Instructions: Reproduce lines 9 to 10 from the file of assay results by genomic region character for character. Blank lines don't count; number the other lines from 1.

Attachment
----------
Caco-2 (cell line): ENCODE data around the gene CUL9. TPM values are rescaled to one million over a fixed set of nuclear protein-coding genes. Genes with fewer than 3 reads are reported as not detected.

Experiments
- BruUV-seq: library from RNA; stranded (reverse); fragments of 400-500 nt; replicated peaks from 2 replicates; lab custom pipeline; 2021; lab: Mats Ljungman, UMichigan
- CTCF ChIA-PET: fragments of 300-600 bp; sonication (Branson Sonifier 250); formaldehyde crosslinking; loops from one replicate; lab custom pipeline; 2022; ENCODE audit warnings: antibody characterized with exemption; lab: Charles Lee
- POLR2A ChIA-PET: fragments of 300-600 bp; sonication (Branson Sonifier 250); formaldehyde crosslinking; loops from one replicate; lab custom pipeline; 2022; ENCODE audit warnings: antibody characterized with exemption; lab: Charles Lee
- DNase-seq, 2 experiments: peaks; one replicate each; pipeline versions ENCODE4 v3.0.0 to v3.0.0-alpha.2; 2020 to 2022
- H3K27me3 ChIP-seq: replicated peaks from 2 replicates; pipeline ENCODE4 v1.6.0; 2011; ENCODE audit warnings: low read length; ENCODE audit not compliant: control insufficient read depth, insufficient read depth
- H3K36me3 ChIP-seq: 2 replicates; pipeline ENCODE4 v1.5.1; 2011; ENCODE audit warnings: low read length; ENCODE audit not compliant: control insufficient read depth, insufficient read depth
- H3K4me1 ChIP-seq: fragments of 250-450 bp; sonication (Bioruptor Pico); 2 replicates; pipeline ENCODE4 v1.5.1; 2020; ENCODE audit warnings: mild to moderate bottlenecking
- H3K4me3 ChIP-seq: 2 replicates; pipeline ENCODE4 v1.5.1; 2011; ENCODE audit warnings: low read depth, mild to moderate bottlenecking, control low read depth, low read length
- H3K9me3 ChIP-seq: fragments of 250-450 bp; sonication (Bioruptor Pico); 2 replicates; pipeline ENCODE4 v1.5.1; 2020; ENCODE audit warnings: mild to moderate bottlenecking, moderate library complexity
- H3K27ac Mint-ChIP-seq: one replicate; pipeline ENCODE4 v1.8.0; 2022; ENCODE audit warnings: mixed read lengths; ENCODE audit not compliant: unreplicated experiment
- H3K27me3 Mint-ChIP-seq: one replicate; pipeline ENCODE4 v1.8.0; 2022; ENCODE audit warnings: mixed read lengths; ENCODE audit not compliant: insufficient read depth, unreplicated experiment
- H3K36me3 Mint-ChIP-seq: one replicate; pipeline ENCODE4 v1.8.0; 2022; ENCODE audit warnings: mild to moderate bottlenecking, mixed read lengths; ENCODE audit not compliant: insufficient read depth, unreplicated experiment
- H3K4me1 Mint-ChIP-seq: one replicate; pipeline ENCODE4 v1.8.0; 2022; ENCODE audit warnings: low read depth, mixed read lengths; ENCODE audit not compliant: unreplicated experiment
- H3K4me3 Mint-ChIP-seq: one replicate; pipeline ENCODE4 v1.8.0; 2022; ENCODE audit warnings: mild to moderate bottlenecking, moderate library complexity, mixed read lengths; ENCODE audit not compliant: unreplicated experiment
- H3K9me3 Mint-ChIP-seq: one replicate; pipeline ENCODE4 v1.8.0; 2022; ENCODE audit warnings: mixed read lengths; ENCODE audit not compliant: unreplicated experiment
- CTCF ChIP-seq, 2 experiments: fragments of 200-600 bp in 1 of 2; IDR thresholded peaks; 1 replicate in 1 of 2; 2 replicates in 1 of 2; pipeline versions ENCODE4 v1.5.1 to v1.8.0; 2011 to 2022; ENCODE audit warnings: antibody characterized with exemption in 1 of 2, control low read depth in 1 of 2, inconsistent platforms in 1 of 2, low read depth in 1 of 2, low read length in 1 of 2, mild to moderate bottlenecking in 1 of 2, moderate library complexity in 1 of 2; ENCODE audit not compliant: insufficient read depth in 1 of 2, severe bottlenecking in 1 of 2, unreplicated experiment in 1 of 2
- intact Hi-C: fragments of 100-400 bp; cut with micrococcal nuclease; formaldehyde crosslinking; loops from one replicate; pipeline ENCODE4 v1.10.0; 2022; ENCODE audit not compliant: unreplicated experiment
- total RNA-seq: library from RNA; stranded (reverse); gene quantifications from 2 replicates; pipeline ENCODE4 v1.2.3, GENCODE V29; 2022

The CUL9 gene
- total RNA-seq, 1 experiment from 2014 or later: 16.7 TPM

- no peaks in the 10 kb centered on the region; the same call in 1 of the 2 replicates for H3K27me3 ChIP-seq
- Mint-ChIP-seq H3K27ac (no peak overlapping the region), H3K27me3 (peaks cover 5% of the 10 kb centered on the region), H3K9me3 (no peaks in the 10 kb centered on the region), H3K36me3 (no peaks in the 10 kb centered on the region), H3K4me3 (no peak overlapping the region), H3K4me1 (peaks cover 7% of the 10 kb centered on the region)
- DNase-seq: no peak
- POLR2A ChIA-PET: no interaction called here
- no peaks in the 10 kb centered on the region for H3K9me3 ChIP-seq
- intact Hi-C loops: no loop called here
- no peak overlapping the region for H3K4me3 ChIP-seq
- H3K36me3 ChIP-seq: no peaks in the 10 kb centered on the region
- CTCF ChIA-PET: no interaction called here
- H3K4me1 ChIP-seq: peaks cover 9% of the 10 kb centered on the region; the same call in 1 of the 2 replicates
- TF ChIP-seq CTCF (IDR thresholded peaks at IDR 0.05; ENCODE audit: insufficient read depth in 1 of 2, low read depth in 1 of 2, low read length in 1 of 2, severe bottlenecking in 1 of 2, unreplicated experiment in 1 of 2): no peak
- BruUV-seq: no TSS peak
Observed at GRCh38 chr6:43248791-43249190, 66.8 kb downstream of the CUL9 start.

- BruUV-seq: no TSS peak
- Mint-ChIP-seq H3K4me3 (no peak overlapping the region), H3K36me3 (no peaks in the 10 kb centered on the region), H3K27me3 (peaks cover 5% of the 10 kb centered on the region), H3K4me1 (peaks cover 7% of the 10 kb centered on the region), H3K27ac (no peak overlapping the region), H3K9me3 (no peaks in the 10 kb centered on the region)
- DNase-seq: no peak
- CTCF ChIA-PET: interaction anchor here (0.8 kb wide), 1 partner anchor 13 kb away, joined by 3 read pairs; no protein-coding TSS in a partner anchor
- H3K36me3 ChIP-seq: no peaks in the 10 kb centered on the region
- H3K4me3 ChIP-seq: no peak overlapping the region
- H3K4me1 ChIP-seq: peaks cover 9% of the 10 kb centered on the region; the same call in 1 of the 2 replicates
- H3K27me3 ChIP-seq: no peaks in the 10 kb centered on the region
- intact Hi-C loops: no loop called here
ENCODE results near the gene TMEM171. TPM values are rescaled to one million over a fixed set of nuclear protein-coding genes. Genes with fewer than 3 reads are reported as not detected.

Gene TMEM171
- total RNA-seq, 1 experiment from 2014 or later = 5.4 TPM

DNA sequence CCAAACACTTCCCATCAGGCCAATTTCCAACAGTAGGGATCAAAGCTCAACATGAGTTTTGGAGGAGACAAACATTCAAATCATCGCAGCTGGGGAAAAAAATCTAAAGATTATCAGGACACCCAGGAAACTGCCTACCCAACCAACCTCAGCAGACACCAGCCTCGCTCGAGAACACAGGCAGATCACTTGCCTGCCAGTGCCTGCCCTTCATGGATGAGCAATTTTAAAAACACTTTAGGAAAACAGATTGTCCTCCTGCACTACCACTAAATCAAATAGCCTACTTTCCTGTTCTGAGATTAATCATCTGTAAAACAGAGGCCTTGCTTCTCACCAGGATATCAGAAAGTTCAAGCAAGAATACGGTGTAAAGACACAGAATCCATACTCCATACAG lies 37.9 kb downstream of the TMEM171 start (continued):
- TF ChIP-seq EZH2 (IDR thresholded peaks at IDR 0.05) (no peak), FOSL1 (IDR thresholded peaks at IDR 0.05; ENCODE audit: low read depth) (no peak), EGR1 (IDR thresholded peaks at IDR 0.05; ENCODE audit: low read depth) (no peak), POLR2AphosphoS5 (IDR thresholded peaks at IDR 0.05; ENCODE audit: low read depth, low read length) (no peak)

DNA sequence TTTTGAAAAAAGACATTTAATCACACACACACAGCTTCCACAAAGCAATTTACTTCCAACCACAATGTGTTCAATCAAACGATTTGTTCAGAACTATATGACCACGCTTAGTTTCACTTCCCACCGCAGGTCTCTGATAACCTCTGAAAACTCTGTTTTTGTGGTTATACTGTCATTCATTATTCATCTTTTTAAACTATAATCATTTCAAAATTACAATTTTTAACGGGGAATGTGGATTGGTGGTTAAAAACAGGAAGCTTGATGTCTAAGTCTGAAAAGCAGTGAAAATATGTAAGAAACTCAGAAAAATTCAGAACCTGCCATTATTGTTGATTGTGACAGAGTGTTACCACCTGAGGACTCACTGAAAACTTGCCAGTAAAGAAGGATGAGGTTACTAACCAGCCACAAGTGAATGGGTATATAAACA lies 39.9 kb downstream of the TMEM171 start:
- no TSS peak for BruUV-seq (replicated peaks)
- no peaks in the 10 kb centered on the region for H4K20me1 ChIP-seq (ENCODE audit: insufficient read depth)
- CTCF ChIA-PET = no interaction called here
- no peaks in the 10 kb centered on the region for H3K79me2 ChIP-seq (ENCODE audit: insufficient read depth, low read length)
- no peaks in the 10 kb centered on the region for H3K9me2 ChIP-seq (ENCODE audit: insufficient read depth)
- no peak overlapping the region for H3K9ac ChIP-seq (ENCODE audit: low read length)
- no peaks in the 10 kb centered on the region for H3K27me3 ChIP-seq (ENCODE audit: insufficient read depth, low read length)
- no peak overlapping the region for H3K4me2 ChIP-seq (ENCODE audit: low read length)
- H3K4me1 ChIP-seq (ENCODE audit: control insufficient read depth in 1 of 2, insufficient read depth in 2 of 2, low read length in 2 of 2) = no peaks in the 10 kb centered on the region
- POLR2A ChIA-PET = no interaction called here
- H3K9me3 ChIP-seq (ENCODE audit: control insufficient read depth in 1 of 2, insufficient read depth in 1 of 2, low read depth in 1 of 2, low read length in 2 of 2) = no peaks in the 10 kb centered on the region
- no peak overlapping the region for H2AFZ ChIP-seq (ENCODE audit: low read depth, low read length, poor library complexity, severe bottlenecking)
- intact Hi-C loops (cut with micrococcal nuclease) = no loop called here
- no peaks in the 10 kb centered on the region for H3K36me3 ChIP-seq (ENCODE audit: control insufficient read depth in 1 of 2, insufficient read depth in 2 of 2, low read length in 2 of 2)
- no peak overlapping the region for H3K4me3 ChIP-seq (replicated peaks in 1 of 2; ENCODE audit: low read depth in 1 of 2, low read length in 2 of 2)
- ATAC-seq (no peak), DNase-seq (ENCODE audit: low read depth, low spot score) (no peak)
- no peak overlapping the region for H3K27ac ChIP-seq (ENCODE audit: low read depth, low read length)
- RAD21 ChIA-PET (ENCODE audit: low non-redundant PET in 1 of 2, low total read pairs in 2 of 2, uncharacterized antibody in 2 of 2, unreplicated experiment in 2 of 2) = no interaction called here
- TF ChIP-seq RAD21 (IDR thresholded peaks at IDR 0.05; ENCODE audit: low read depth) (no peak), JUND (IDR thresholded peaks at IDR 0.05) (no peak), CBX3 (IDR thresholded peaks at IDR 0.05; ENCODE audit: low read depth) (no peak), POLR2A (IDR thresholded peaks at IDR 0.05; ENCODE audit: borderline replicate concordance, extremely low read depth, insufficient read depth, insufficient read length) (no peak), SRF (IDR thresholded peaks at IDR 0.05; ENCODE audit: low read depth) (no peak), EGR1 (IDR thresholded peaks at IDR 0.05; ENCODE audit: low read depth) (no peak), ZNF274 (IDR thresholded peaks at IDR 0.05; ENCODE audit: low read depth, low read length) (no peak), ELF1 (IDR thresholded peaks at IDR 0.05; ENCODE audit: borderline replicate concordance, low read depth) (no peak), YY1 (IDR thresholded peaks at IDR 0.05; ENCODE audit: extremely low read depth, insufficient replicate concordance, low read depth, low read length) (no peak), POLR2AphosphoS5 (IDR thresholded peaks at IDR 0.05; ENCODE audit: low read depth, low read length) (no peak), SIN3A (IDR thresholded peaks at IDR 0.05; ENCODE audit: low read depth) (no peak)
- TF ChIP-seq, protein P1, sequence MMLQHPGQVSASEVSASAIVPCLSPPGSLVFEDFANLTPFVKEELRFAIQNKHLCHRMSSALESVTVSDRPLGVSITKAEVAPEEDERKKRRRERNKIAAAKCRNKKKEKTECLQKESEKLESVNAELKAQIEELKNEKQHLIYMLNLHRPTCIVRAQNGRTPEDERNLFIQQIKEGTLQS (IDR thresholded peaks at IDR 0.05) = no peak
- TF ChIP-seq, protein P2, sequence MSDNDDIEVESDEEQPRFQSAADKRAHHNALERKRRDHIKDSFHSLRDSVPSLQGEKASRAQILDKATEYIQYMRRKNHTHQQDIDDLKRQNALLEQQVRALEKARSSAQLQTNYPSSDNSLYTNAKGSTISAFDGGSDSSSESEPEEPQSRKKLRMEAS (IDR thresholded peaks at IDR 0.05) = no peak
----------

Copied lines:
- H3K4me1 ChIP-seq: fragments of 250-450 bp; sonication (Bioruptor Pico); 2 replicates; pipeline ENCODE4 v1.5.1; 2020; ENCODE audit warnings: mild to moderate bottlenecking
- H3K4me3 ChIP-seq: 2 replicates; pipeline ENCODE4 v1.5.1; 2011; ENCODE audit warnings: low read depth, mild to moderate bottlenecking, control low read depth, low read length